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vacuum cleaner controlled by microcontroller

Berta is the winner of the Cleaning contest 2002! It is the prove that the simplest solutions are often the best. It has beaten its competitors with 2D range finders, cameras and a lot of processing power simply because it worked the way it was supposed to using only a front bumper and a microcontroller. Find out how eXtreme programming concepts work while building a robot.

Quick Info

The boggie is made of aluminum U-shaped profiles, powered by two DC motors (1.5Amp/12VDC, 5500rpm with 20:1 gearbox). The brain of the robot is 16bit Hitachi microcotroller (14.745 MHz clock, 4kB RAM, 128kB ROM (flash)). The only sensor that this robot utilizes is its front bumper. The cleaning method is based on a random walk algorithm.

Mechanical Design

The boggie is made of U-shaped aluminum profiles. Aluminum has proven itself to be a relatively light and quite durable material for such a construction. The bogie is a triangle with two geared motors mounted in the base, which is also front of the robot. The opposite vertex provides support for a caster wheel. The motors are 1.5Amp/12VDC, 5500rpm with 20:1 gearbox (dimensions: 60 x 33 x 33mm).
The cleaning unit is a plastic box made with a hot-glue. The box is removable and it is attached to the robot by aluminum holder. Dry vacuuming is used for collection of dirt. The cleaning mechanism consists of 2 salvaged 12V car vacuum cleaners and a box for collecting the dirt, equipped with 2 nozzles. An additional brush helps to collect dirt before it is sucked into the box.
The power source for all motors and electronics is 12V 7AH/20AH sealed rechargeable lead battery.
Both motors are powered by dual H-bridge and controlled via PWM (Pulse Width Modulation) directly from the main microcontroller. A feedback is provided by two encoders taken from a regular computer mouse. A non-linear PID controller is used for maintaining speed and direction.

Onboard Computer

Single microcontroller Hitachi H8/3048 - 14.745 MHz clock, 4kB RAM, 128kB ROM (flash). During software development we have found, that it is more convenient to drive robot as a slave from a PC through a serial interface. The H8 processor was programmed to fulfill the simplest tasks only and the program itself run in the PC. The PC allowed precise logging and easier changes in program. The same program was programmed to the H8 chip only after the software development was finished.

Sensor System

There are only two means of sensing the environment for the robot:
  • bumper micro-switches
  • virtual bumper based on correlation between applied power to the motors and resulting speed measured by encoders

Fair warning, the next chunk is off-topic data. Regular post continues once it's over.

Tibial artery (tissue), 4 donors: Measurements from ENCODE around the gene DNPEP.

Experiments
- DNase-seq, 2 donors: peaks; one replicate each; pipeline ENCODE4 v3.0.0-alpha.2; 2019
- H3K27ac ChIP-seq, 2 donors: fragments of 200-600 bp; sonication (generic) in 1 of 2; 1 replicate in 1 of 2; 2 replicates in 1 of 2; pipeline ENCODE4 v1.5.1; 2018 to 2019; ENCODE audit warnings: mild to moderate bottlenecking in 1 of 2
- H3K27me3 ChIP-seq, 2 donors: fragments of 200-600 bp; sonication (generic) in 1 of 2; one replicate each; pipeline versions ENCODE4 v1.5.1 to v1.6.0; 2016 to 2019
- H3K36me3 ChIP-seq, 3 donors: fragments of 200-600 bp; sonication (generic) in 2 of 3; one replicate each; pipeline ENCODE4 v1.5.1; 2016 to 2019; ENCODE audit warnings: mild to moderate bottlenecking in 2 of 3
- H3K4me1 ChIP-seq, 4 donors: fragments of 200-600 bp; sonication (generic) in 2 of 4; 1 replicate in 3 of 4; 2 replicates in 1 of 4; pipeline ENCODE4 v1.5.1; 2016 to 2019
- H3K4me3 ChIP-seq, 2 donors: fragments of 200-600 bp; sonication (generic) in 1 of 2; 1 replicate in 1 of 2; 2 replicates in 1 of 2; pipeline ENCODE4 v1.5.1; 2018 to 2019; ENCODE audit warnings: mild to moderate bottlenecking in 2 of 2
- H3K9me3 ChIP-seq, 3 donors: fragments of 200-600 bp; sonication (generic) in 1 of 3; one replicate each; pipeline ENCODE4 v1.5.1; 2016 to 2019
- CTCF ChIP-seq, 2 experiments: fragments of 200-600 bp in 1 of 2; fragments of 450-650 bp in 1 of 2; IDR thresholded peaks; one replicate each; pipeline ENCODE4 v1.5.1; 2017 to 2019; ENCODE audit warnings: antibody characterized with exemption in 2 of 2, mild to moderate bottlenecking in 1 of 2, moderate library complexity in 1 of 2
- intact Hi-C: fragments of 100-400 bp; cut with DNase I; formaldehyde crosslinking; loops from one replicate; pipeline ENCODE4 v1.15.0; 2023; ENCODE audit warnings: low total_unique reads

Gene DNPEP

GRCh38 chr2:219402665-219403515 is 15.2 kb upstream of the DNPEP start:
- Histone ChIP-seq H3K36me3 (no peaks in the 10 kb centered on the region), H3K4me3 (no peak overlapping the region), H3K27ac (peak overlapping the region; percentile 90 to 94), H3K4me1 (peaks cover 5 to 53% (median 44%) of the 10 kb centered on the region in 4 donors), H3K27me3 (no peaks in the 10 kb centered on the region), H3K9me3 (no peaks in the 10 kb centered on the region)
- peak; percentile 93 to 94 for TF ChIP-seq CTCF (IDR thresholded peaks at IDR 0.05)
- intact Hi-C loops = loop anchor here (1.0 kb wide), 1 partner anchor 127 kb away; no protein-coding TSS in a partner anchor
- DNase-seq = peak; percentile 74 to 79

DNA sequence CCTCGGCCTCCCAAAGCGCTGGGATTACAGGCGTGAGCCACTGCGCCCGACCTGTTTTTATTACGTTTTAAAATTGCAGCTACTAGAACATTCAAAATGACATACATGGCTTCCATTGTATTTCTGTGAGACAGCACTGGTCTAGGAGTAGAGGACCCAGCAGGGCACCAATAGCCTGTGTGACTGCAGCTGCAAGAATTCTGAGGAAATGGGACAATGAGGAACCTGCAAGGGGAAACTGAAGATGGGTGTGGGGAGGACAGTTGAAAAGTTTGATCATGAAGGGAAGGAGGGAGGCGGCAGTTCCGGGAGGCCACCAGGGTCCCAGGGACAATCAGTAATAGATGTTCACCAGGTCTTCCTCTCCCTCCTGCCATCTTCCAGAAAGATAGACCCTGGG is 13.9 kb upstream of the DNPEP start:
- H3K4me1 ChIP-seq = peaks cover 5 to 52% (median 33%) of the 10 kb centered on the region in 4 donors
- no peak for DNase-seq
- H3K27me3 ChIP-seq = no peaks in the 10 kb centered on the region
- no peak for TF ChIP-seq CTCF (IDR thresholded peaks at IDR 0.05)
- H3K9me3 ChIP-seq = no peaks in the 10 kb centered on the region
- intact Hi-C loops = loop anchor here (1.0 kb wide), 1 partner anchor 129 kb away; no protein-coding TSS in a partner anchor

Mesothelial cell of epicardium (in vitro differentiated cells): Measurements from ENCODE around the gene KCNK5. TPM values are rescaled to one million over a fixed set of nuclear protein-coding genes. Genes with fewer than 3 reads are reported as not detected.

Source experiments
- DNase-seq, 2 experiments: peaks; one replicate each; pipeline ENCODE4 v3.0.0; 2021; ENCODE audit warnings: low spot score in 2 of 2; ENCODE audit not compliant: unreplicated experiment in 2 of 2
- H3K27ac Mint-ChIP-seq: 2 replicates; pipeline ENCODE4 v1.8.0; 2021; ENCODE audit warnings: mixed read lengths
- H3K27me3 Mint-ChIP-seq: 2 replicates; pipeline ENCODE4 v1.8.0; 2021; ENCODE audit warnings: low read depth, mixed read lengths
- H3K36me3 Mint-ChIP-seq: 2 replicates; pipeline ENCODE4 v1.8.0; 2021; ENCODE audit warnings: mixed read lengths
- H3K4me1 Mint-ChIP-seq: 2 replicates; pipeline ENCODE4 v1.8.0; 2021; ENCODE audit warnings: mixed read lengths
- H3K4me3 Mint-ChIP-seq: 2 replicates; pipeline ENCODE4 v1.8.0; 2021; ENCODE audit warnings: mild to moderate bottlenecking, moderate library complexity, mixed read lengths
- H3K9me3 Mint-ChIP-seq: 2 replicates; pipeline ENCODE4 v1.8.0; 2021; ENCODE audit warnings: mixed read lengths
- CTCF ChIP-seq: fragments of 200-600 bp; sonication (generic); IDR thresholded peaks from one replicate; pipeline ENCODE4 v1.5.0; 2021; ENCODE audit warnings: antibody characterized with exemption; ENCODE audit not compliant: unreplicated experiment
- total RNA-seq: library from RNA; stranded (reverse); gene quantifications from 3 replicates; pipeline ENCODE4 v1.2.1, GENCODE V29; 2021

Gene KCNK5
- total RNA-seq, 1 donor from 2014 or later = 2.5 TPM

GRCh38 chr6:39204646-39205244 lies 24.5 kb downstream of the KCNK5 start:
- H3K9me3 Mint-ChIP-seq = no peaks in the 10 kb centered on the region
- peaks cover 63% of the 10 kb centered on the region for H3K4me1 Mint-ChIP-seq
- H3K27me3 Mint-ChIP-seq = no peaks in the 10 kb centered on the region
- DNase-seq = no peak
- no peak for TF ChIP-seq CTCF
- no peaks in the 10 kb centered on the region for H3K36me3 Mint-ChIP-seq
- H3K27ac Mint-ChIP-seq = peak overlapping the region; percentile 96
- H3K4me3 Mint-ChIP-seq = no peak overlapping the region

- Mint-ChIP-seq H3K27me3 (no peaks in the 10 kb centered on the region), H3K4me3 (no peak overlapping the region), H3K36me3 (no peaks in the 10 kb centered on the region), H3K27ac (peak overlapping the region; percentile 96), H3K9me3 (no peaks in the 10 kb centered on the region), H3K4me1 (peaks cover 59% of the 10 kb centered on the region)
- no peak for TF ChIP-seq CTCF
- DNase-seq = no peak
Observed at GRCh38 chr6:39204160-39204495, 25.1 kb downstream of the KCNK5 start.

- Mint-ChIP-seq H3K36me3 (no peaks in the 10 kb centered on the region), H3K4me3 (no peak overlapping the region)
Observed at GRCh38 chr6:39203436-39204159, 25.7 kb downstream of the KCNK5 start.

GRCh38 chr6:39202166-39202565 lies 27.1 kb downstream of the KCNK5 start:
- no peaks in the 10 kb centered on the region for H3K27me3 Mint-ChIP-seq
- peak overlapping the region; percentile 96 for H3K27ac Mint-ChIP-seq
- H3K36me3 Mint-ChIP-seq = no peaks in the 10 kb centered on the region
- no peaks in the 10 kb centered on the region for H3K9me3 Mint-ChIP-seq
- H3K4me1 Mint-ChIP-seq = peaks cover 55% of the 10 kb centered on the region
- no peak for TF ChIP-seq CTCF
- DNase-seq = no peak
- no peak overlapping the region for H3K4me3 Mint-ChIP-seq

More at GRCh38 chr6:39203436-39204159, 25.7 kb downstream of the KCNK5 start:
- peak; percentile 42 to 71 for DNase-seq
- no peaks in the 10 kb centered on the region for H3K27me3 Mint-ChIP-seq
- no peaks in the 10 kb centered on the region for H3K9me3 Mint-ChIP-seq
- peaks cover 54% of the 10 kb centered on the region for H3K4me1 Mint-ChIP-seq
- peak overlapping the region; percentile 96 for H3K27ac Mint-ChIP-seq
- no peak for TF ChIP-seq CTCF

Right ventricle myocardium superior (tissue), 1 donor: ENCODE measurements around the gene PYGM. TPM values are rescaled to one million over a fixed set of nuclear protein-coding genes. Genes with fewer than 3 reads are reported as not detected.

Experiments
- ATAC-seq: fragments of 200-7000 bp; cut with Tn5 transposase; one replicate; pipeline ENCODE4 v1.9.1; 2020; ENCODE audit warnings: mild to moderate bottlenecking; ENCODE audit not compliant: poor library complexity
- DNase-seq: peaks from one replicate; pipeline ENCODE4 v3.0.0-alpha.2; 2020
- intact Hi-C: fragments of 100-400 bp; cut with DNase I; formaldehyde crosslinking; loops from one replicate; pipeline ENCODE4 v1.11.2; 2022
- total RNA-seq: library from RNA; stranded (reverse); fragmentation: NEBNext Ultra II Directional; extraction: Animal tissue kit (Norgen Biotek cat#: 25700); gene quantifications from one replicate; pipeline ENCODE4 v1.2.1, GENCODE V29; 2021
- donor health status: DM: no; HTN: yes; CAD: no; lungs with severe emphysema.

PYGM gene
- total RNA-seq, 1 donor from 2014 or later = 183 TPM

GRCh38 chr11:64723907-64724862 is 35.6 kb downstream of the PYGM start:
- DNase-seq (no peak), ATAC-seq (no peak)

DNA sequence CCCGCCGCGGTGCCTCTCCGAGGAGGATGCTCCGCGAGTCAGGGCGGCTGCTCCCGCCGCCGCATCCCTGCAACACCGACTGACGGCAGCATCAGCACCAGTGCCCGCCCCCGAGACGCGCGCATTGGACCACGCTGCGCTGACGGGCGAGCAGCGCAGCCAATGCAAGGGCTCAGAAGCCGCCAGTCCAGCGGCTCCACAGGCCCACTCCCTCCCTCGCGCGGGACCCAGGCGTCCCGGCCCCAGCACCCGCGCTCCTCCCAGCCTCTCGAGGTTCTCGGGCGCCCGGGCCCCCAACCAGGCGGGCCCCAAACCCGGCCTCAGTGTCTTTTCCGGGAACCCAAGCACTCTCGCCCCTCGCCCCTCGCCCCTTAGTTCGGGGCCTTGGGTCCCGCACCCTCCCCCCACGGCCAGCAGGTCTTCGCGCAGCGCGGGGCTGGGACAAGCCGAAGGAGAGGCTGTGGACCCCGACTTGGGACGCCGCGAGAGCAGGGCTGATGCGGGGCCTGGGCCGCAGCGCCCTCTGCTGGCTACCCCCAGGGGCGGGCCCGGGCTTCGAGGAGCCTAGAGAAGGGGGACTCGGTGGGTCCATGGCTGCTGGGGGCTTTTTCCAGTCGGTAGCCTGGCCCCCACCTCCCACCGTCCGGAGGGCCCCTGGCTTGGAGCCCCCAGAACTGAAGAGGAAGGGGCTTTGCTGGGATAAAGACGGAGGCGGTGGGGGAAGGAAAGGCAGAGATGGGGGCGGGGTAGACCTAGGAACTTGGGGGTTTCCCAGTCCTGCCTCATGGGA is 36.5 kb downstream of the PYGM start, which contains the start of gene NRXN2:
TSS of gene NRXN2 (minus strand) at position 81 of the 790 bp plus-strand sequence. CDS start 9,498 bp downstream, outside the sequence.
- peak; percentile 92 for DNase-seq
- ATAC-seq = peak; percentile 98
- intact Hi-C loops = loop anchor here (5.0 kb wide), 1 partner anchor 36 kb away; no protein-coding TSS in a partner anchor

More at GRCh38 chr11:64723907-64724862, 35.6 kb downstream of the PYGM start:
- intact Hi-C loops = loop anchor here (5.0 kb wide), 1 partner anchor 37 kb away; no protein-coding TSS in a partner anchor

The switches are very reliable and do not need any filtering. There are scanned every millisecond in the main processing loop where the change of state can be directly triggered.
The virtual bumper exploits the fact that the motors are not that powerful. If the maximum power (100% duty cycle of PWM) is applied to the motors for 1.5 second and robot is not moving then collision is registered. Again, this detection has proven to be quite reliable given the combination of the robot weight and motor power. From the view of the higher control software collision detected by the virtual bumper is indistinguishable from regular collision triggered by a micro-switch.

Obstacle Avoidance and Navigation Strategy

The obstacle avoidance is very simple, because a random walk (our coverage principle) does not require precise realization of the plan. When collision occurrs robot tries to roll-back its last action. If it collides while moving forward, it backs up 25cm and turns left or right for given value. The values are precomputed and stored in a table. If it collids while turning, it returns to its original position (the robot always turns on a spot), and backs up another 25cm. The last case, when the robot collids while reversing is not properly handled. It tries to turn, but better solution would be (based on experience in Lausanne) move forward say 10cm, and try to turn some smaller “escape” angle.

Coverage Principle

The presented strategy during the cleaning contest was a "random" walk. The rules were created by random generator, but for actual run they were coded into a table. Each command was defined distance how far should robot move straight and how much it should turn (with a sign determining direction left/right). This strategy was chosen for its simplicity and robustness (taken into account the environment and sensors used).

Performance Data

The performance was measured separately for cleaning, obstacle avoidance and for coverage:
The test track for cleaning was on linoleum floor covered with confetti and sugar. The nozzles and the brush were then adjusted according to the immediate results.
The obstacle avoidance was tested in normal office environment - chairs, tables, cables on the floor. It showed that simple bar with two micro-switches as a sensitive bumper is quite sufficient for given task. The maximum speed and position of the bumper was tuned during these experiments.
The coverage was tested only under simulation. The main control loop was called 600000 times (10 minutes, 1ms cycle), and coverage ratio was based on the number of squares visited by robot. This was not perfect evaluation, but it was a good indicator if the strategy is getting better or worse.
Martin Dlouhý (md)team leader, SW, testing
Jan Hradil (jh)HW, brushes, pizza box
Mike Hibbett (mike)vacuuming box
Ludvík Tesař (lt)HW, brushes, pizza box
Jana Halgašová (jana)surface finish, presentation

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